Crime and punishment. A new web-based crime map of Anchorage shows major police calls grouped by type and and pinned to a map with summary info. I was delighted the other day when I looked at this and it showed zero activity in Mt. View [however temporarily]. Naturally, there’s still a great deal of misinformation out there about the level of crime in Mt. View compared to other parts of Anchorage, as a casual web search will reveal.
Community gardens at the end of the growing season, McPhee Ave.
Community gardens. I haven’t paid a lot of attention to these in the past, but I have noted they are really popular and well-utilized. They’re located in the back of the neighborhood, north of McPhee Ave. There’s a fascinating third world ambience there, with individual plots fenced off with rough branches, construction fencing, wire and twine, visqueen, scrap lumber, bed springs, oven racks, etc. The gardeners get a lot of use of the plants, even harvesting the stalks of lettuce gone to seed. There are three large new community garden plots near the SE corner of Bragaw and the Glenn Highway, built as part of the interchange project. I’ll bet those will be full next year.
Highway interchange project. Work is nearly complete on the $30 million state funded reconstruction of the corner of Bragaw Street and the Glenn Highway. A lingering issue of funding for surveillance cameras in the pedestrian tunnel was finally solved. The traffic lanes have been open for a year, but landscaping work continued this summer. Some residents have said that the artwork component didn’t meet expectations, but all in all it has enhanced the entrance into Mt. View, especially in terms of pedestrian safety.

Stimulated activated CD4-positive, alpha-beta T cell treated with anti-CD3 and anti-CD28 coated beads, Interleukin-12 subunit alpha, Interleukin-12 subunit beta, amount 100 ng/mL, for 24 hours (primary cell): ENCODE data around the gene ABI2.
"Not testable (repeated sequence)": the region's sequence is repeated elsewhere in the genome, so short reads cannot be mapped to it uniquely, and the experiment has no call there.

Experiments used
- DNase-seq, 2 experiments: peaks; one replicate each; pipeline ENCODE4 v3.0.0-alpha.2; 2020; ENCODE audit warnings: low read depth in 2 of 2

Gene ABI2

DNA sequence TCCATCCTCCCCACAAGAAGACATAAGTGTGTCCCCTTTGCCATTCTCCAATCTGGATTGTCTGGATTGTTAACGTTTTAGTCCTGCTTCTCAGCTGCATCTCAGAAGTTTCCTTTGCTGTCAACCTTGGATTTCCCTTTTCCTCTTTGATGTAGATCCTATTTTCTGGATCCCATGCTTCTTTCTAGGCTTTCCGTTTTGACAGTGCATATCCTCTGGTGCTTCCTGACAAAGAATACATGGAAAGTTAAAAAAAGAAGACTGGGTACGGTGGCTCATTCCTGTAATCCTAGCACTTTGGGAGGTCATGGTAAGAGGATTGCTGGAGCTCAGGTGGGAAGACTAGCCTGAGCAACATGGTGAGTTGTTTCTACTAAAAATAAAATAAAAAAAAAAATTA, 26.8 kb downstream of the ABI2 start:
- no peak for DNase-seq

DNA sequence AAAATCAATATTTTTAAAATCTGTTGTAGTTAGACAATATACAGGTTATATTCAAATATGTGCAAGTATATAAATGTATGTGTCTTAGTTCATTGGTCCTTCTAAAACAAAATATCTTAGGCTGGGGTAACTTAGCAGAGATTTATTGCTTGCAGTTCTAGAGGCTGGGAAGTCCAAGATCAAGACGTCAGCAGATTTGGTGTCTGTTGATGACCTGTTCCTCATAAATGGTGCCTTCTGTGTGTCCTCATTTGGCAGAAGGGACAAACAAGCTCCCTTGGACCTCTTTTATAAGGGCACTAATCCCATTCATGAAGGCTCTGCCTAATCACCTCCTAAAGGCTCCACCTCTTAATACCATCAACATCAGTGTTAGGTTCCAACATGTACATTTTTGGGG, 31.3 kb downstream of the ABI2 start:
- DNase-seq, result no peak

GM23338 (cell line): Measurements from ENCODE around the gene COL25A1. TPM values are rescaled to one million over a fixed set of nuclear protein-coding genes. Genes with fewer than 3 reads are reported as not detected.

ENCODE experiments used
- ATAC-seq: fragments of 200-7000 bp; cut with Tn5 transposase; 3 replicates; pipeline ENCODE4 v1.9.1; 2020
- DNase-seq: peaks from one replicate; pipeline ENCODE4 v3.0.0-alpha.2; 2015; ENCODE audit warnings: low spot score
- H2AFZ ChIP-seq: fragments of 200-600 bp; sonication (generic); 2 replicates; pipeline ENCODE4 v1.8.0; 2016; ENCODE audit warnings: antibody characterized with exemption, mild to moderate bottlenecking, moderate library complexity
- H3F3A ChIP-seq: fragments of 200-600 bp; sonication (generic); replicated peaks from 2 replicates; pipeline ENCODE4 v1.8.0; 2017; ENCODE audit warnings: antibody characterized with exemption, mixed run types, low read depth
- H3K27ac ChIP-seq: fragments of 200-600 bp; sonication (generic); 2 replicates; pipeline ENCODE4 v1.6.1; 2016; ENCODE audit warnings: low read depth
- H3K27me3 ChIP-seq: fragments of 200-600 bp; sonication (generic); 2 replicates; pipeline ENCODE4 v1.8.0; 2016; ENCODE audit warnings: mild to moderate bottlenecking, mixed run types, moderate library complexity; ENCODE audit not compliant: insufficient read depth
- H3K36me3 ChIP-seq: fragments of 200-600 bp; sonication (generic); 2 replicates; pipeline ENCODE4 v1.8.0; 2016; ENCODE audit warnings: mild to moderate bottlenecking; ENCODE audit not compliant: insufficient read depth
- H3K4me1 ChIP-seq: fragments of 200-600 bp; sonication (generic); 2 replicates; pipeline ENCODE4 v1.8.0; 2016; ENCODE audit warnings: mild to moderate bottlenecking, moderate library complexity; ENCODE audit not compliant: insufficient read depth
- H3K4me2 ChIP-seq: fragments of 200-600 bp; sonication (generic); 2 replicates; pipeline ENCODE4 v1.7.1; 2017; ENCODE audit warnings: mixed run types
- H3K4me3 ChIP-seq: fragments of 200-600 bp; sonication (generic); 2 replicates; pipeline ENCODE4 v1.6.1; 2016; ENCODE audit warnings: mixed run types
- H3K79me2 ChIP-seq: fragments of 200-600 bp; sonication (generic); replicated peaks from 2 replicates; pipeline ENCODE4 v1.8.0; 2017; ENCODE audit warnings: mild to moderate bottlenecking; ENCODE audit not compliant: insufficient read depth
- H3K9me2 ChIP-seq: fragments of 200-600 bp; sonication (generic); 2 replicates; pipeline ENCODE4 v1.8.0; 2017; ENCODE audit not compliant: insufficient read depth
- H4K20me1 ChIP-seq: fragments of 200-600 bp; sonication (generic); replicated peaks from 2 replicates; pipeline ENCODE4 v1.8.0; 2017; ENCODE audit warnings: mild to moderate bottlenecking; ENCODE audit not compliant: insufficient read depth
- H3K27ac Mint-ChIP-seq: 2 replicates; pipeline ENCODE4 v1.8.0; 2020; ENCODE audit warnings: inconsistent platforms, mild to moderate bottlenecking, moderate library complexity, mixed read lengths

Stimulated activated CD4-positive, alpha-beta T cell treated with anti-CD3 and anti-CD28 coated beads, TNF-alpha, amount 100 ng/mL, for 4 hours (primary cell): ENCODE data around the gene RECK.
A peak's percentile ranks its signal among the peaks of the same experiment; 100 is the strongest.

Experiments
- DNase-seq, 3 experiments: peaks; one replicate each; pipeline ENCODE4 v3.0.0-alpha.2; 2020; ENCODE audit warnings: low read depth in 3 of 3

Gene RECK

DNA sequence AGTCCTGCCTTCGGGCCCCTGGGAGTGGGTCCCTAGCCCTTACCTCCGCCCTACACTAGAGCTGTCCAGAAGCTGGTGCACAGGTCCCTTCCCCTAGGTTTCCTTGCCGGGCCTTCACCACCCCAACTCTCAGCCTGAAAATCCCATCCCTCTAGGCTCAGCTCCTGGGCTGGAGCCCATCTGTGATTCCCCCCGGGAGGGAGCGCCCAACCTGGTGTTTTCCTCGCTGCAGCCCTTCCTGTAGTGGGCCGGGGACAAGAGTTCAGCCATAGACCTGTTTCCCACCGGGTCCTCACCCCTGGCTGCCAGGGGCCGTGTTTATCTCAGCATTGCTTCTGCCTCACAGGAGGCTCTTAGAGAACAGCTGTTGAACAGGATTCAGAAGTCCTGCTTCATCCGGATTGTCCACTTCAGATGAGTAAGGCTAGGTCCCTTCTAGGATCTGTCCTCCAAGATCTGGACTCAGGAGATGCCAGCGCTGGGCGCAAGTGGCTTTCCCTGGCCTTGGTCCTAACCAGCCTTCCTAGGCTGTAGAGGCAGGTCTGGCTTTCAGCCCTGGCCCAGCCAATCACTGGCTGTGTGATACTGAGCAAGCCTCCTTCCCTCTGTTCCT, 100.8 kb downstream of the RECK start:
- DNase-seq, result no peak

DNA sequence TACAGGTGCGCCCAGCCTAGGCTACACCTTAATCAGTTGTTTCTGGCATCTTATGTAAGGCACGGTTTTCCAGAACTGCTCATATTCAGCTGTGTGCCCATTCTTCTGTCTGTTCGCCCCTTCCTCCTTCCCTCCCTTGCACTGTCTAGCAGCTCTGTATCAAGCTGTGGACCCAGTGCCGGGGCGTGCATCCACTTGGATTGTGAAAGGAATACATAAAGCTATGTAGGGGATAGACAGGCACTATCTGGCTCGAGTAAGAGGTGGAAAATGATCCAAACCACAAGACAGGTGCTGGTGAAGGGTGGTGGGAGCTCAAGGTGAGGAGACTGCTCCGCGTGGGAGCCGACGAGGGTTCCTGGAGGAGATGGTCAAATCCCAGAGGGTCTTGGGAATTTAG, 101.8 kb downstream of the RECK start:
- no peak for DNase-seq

Cook Inlet Housing Authority. CIHA continues its housing projects neighborhood-wide. They have also purchased a property at the SE corner of Mt. View Dr. and Park St., across from their $10 million residential-commercial building and demolished an abandoned gas station on the site. I am guessing they are planning another multifamily dwelling of some sort on this lot. It is a beautiful site with a territorial view [as the real estate people say] of the Chugach mountains. Last November, I emailed a series of questions to Carol Gore, CEO of CIHA and I want to publish her answers here — however, she’s been reluctant to respond. Since I have been intensely critical at times of CIHA’s efforts over the years, she probably wants to avoid controversy. Too bad! She has said some really nice words about Trailer Art Center’s drive to build an arts center in Mt. View. I hope she will reconsider at some point!
Mt. View Community Council. At the most recent meeting the current slate of four C.C. officers were elected for another one year term. It is President Don Crandall’s third [or fourth? I can’t recall] year-long term. Crandall has a nurturing, concensus-building style. The meetings the last few months haven’t been as well-attended as in past years. That’s a good news-bad news scenario — the bad part is people are apathetic. The good aspect may be that, since the C.C. is much of the time a sounding board for problems and controversy, maybe the neighborhood is relatively trouble free these days? I kidded with Crandall that the C.C. has ‘jumped the shark’. The C.C. meets the second Monday of each month at 7:00 PM in the basement of the Mt. View Community Center at 315 Price St.
Beach Boys. There has been a bowling alley in Mt. View for many years, hidden in a low-lying property backed up to the north side of the Glenn Highway and accessed from Park St. via Mt. View Dr. The bowling alley had been on hard times in recent years, but experienced a little bump a couple years ago when some bowling leagues returned to play there after the closure of the nearest competing bowling alley in Muldoon. This summer, a new group of owners made quite a splash by holding an unannounced Beach Boys concert in the bowling alley parking lot Aug. 31st. The Beach Boys also played the State Fair that week.
I’m going to be writing a lot here about the Highway to Highway project in upcoming months. I think this project represents the biggest current threat to life as we know it in Anchorage. More on this soon.